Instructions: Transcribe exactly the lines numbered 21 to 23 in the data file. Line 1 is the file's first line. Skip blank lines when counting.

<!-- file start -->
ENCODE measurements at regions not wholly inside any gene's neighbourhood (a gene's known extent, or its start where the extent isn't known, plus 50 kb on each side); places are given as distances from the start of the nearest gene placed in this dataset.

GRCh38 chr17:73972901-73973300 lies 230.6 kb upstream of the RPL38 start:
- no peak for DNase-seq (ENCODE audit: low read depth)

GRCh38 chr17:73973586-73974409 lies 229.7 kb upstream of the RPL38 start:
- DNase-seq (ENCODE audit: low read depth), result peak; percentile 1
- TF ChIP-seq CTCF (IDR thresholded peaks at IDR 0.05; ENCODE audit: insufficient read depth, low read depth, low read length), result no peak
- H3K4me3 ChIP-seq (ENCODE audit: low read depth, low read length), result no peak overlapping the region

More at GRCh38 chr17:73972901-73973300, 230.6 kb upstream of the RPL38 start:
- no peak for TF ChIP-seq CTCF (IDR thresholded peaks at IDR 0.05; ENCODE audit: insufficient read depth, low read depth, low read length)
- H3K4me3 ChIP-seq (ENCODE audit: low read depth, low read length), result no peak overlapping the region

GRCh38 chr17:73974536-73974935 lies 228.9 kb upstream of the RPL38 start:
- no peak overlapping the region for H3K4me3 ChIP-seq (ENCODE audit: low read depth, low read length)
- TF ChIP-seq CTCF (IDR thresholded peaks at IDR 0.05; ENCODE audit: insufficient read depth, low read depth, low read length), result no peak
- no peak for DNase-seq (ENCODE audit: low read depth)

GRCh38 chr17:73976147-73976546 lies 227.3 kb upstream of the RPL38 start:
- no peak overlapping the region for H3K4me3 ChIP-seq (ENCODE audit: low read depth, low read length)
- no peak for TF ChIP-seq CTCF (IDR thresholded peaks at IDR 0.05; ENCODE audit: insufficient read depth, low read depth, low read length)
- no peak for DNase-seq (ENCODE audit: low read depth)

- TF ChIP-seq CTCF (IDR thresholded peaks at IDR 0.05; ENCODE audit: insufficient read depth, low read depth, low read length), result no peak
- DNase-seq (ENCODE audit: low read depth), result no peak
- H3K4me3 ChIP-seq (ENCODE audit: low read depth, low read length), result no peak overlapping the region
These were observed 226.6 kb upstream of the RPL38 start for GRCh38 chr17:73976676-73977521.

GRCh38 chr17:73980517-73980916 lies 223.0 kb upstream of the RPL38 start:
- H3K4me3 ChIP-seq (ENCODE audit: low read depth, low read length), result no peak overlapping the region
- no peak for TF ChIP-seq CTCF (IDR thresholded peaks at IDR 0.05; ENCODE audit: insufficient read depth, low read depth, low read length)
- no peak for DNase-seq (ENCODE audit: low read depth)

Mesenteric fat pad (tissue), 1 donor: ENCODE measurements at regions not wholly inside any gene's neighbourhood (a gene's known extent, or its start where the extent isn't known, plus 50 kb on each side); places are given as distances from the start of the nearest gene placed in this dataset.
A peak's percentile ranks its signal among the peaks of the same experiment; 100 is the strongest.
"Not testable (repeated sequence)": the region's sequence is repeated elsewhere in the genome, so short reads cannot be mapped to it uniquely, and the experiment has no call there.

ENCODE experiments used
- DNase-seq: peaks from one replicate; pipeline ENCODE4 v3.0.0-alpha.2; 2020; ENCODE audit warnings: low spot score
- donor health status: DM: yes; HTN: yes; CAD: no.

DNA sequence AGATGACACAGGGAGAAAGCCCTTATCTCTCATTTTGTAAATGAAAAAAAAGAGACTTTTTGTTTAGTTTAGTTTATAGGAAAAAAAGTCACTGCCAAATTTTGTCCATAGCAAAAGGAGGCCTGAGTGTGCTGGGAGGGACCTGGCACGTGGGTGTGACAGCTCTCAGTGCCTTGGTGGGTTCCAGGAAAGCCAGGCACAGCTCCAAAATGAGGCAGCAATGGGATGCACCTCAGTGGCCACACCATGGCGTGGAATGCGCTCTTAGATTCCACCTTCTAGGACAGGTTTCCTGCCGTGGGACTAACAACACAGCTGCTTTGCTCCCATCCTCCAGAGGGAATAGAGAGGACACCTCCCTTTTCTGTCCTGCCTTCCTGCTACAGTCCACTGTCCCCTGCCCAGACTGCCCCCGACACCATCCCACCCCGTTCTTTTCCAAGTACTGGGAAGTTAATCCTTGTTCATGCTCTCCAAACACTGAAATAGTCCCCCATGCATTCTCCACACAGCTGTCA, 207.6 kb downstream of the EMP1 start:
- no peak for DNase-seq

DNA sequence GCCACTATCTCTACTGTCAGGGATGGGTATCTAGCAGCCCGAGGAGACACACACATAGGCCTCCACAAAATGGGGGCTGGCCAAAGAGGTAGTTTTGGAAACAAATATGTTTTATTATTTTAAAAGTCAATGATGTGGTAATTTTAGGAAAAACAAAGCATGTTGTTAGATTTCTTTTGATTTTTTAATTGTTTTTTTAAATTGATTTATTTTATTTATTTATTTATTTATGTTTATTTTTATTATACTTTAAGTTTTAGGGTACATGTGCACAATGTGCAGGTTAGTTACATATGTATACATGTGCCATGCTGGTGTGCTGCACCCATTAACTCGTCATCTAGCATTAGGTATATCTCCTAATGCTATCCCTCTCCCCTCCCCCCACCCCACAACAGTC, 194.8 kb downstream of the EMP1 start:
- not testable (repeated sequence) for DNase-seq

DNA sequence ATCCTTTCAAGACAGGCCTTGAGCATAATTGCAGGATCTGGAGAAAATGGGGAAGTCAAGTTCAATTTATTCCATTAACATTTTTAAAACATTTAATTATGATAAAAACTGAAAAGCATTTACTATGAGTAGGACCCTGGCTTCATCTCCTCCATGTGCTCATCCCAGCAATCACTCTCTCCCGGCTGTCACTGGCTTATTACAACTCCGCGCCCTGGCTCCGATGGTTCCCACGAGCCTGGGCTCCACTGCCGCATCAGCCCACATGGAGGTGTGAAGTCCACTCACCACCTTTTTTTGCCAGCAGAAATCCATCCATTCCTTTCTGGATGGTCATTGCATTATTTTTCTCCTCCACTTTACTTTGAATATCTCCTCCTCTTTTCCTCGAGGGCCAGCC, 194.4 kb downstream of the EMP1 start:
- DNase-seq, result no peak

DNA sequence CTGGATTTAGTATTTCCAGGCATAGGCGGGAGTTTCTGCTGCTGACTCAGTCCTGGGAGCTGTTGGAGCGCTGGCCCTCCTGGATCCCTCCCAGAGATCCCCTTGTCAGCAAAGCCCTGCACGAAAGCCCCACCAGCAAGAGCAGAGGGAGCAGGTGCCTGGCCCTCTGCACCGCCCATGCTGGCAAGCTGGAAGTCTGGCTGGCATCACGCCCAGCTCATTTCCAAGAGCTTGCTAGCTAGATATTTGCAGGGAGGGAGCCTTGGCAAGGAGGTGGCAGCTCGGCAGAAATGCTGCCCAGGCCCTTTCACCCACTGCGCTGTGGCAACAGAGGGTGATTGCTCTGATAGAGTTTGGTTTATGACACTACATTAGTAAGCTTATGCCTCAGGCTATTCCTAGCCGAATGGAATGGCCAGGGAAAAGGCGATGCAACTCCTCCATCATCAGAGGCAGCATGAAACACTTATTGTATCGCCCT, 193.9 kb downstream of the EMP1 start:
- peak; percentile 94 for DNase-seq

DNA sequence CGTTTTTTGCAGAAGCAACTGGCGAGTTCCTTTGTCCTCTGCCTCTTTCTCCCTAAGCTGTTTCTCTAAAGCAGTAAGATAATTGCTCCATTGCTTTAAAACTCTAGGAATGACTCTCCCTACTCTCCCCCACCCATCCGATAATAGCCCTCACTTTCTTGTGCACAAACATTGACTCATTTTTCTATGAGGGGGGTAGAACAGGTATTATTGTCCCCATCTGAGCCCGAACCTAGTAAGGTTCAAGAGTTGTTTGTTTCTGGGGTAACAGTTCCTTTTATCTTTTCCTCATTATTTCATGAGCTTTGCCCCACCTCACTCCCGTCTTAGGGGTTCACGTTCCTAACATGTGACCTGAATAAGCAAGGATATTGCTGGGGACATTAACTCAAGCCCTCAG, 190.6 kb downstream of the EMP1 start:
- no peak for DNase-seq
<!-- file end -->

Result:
- H3K4me3 ChIP-seq (ENCODE audit: low read depth, low read length), result no peak overlapping the region
These were observed 226.6 kb upstream of the RPL38 start for GRCh38 chr17:73976676-73977521.

GRCh38 chr17:73980517-73980916 lies 223.0 kb upstream of the RPL38 start: